Results of Gang-gang diet Study - but keep adding records if can

Thanks to all of you that provided sightings of feeding Gang-gangs. In total over 4000 Gang-gang feeding sightings and records was able to be collated. The published report is available for free download on the Australian Bird Study Association website at

This is the abstract from the paper:

"The diet of the endangered Gang-gang Cockatoo Callocephalon fimbriatum has not been well documented. The aim of this investigation was to collate and synthesise information from electronic and written sources to fill this knowledge gap and thus provide information that could assist in the species’ conservation. Four thousand one hundred and thirty five feeding records from across the species’ range were collated from image-based records posted on social media and citizen science platforms, and from the written records of bird observer clubs and bird group databases. There were 275 different food items recorded in these feeding records. Gang-gangs fed on seven main food groups: eucalypt nuts and flowers (43% of all feeding events); berries with relatively large seeds but a small pulp mass (21%); green cones of mainly the Pinaceae and Cupressaceae families (10%); wattles, almost exclusively in spring – early summer and on plants with green pods (8%); soft pods mainly of Liquidamber Liquidamber styraciflua (7%); nuts, mainly walnuts Juglans sp. and oak acorns Quercus sp. (3%), and invertebrates, mainly sawfly Pergidae sp. larvae and lerps Pysllidae sp. (1%). The Gang-gang’s diet varies across its range and this seems to largely reflect the particular food species that are available locally (both planted or indigenous to certain areas). However, there are both regional and overall food preferences. Just twelve taxa accounted for 54% of all feeding events, whilst most other food items were only recorded as being eaten once or twice. Twenty-six percent of the plant species eaten are exotic, which suggests that Gang-gangs can adjust to new food sources. Gang-gangs’ diet is broad and flexible and their food is abundant."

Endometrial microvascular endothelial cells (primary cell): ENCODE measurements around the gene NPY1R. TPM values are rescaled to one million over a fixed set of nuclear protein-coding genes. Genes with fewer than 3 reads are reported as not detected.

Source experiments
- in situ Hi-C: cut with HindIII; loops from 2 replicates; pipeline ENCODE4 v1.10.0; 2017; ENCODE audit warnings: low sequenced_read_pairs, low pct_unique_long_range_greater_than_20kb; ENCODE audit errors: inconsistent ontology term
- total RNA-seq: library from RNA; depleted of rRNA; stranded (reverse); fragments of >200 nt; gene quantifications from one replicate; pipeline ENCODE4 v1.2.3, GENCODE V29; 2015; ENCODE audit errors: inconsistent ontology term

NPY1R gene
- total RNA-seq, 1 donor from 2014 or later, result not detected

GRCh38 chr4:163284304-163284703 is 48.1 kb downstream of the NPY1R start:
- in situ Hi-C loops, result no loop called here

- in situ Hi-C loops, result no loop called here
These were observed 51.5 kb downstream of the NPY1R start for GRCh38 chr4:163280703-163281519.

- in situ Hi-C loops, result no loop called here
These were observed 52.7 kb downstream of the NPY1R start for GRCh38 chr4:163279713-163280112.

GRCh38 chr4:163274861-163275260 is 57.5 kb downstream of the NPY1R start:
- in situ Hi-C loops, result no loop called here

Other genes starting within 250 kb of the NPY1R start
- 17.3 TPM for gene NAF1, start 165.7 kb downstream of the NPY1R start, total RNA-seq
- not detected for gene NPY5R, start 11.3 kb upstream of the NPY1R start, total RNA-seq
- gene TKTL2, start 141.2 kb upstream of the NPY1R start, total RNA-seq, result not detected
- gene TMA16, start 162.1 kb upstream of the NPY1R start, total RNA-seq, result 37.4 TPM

There is now enough information to determine that food availability is not a limiting factor for Gang-gangs, and I don’t intend to continue to do any more work on this area. However it would be good if you can keep adding your records to iNaturalist and the Hungry Parrots project as it will enable others to do further future analysis with a larger data set. Already my report is out of date in that you have added additional food items to the 275 I collated. The paper also suggests that analysis of diet using iNaturalist records could be useful for other parrot species.

Thanks again for your contributions to the study. Michael Mulvaney

Posted on 24 April, 2023 22:55 by barv barv


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